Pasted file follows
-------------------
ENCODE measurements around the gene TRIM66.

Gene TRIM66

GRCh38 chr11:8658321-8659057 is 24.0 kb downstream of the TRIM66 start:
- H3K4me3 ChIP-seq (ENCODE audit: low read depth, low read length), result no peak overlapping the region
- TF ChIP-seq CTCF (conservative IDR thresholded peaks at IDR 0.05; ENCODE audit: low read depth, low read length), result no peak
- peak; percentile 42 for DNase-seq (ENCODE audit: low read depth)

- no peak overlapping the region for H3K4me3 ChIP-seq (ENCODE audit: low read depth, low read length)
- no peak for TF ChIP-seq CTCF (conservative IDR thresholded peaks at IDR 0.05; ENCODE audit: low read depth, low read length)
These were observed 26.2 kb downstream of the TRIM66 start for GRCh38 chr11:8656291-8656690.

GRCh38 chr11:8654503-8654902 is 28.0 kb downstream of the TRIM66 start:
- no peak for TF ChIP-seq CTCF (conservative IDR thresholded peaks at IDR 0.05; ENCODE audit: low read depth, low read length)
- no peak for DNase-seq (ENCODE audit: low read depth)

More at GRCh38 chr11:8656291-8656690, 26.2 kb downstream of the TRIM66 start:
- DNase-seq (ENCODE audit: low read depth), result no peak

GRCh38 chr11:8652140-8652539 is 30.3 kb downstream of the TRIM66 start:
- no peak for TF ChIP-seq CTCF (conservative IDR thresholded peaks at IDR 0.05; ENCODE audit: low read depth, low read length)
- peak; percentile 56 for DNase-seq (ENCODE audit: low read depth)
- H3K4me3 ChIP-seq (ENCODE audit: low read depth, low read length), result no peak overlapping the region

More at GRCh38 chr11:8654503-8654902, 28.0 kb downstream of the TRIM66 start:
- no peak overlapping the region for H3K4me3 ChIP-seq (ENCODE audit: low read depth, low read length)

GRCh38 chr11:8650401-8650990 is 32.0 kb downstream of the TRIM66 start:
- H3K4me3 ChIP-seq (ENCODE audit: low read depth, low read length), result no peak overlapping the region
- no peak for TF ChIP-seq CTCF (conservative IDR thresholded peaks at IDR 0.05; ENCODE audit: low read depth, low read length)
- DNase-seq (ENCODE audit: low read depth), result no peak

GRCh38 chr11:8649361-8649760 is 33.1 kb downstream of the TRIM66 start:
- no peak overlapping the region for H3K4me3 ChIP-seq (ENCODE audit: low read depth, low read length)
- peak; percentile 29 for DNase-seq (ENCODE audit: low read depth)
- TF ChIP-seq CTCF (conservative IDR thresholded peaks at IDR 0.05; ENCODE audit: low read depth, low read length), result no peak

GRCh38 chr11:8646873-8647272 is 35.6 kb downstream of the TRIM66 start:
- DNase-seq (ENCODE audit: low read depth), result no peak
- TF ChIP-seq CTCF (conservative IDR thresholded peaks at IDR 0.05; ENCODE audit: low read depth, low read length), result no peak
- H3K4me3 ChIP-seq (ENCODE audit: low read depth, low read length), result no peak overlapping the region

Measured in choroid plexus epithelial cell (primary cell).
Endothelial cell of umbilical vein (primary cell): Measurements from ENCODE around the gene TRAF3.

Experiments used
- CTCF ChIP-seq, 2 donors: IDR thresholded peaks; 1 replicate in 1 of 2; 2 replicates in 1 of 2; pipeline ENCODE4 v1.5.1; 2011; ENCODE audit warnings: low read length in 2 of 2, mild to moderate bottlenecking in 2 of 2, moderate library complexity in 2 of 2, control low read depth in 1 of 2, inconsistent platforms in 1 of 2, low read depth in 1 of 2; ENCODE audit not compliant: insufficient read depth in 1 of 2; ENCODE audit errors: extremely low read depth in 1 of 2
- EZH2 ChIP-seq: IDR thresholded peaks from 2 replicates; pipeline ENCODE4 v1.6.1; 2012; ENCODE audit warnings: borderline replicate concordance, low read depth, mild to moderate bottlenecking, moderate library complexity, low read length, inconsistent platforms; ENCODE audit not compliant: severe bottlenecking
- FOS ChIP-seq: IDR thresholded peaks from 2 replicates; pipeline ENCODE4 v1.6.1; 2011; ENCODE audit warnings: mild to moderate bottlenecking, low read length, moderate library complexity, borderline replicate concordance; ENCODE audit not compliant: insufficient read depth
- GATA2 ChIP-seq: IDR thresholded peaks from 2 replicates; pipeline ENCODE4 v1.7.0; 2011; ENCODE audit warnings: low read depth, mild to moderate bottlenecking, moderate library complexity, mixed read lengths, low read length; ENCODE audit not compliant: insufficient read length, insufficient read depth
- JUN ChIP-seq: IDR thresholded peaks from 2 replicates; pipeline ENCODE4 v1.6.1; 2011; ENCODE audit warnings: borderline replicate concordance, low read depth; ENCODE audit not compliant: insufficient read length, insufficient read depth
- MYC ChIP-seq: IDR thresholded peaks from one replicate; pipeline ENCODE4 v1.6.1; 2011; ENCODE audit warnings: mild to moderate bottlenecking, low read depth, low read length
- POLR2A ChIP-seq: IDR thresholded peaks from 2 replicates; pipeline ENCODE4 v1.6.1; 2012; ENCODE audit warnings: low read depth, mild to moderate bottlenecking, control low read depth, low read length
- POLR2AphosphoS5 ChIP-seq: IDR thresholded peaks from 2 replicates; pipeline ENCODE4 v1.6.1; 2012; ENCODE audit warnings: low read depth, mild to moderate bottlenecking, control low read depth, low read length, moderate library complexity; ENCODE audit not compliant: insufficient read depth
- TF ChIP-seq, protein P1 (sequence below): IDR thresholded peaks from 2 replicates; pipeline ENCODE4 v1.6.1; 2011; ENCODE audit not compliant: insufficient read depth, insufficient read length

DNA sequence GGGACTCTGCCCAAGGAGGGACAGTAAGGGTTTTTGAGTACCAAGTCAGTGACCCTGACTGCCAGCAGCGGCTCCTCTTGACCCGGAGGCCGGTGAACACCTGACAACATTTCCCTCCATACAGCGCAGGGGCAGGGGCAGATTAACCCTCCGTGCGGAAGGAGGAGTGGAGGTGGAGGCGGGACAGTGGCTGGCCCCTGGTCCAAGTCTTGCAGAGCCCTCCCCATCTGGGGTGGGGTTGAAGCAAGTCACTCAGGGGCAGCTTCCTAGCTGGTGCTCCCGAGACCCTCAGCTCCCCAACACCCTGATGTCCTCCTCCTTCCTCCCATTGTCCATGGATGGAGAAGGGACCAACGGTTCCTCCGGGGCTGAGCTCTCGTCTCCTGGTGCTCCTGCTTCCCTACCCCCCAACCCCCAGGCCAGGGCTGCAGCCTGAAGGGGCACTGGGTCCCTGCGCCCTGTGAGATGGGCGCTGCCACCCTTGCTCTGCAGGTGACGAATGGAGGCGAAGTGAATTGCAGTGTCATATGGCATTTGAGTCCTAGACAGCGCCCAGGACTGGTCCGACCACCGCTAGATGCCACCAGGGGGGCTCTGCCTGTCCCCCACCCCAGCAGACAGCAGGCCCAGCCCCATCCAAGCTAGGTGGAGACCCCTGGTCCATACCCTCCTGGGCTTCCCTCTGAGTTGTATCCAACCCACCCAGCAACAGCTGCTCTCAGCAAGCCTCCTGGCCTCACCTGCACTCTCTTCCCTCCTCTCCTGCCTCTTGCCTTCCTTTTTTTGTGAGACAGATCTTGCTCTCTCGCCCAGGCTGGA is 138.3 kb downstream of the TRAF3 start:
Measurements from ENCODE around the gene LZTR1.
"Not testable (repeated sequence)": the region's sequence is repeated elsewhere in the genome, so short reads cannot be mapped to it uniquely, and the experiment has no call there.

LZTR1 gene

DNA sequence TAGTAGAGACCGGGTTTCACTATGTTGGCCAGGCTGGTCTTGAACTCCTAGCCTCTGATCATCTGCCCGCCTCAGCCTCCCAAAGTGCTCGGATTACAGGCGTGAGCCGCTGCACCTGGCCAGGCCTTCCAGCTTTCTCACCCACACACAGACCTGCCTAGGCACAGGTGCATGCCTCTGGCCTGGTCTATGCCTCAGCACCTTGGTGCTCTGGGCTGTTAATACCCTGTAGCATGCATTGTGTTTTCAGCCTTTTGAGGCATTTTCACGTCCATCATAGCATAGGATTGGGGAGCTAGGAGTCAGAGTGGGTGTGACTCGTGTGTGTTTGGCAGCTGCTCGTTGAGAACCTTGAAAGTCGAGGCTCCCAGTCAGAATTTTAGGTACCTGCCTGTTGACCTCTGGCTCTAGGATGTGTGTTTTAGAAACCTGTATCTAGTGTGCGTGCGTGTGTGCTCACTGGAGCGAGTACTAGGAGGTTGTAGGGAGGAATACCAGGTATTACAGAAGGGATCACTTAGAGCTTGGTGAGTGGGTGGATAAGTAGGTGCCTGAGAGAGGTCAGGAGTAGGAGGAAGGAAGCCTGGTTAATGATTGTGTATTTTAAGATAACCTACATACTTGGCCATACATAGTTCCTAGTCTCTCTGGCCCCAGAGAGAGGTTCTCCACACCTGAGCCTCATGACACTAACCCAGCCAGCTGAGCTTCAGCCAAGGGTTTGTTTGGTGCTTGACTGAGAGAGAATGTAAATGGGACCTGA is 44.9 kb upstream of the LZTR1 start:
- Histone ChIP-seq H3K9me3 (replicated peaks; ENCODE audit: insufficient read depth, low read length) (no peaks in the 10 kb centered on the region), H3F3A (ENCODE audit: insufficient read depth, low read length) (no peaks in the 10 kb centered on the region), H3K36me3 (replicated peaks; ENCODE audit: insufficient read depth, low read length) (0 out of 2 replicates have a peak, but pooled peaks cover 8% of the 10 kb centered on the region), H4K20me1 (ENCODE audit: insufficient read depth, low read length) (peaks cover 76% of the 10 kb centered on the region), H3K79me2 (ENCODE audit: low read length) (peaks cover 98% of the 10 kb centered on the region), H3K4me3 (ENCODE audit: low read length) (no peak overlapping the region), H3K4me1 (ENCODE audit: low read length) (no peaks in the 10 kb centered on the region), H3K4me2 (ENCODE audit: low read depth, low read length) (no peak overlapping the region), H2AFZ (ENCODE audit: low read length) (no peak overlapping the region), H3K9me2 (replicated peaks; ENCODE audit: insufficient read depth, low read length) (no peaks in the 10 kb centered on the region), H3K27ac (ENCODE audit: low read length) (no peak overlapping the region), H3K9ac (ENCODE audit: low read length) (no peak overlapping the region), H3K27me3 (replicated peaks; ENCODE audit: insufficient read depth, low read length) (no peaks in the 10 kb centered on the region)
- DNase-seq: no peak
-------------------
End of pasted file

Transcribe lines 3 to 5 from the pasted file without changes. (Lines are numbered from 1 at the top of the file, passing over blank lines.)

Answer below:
GRCh38 chr11:8658321-8659057 is 24.0 kb downstream of the TRIM66 start:
- H3K4me3 ChIP-seq (ENCODE audit: low read depth, low read length), result no peak overlapping the region
- TF ChIP-seq CTCF (conservative IDR thresholded peaks at IDR 0.05; ENCODE audit: low read depth, low read length), result no peak